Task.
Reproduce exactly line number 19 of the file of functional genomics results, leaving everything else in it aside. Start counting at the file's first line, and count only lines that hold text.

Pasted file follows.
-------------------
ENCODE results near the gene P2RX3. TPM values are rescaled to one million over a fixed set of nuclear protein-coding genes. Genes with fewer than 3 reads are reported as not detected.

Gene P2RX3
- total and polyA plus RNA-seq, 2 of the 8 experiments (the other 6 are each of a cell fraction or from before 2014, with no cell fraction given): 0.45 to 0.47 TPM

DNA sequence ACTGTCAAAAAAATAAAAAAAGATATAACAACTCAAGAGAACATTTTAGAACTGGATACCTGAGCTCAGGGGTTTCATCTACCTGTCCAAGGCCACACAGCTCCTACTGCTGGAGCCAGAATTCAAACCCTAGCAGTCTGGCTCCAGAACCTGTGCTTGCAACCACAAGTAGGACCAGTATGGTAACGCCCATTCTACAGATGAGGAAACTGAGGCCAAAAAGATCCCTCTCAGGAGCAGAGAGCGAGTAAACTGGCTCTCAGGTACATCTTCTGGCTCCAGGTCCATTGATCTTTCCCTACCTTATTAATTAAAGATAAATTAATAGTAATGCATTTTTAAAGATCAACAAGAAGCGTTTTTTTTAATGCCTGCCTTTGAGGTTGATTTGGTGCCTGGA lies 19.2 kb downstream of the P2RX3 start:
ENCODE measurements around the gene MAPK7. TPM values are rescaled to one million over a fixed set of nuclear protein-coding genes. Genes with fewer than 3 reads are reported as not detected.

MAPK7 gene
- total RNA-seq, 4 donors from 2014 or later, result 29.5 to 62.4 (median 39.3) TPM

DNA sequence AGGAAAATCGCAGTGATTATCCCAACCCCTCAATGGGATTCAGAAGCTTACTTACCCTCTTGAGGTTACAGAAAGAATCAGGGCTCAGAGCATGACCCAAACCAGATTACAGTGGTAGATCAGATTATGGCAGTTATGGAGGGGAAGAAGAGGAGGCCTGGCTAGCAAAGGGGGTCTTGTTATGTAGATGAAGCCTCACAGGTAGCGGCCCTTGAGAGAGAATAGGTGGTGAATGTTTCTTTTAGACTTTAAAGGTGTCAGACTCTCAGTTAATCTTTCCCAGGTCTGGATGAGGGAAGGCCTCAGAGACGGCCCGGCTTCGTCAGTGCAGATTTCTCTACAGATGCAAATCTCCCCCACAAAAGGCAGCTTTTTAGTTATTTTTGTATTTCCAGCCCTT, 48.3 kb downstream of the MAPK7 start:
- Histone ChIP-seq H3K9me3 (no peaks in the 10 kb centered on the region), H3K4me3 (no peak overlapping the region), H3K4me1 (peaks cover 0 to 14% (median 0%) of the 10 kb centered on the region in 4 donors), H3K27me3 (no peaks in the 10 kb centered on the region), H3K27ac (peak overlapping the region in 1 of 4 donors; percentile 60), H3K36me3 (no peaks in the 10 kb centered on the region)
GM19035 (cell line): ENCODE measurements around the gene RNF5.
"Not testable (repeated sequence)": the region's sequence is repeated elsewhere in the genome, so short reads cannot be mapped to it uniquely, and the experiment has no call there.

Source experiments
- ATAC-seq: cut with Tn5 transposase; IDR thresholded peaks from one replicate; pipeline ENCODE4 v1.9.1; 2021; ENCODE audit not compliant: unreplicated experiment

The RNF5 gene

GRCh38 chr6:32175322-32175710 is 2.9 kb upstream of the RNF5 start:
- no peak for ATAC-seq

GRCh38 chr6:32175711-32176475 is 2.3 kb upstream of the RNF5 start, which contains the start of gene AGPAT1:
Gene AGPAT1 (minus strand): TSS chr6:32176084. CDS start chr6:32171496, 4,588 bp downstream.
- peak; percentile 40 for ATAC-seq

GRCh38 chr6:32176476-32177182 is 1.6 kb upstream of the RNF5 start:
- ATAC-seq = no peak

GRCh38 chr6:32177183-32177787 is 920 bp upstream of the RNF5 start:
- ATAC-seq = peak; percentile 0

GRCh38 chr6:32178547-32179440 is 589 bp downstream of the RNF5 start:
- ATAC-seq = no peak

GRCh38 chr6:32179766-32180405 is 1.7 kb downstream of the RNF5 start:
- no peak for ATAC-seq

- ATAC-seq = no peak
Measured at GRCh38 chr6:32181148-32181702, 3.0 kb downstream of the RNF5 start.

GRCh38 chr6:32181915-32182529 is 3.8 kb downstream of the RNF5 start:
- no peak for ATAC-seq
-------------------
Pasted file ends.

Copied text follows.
- peak; percentile 40 for ATAC-seq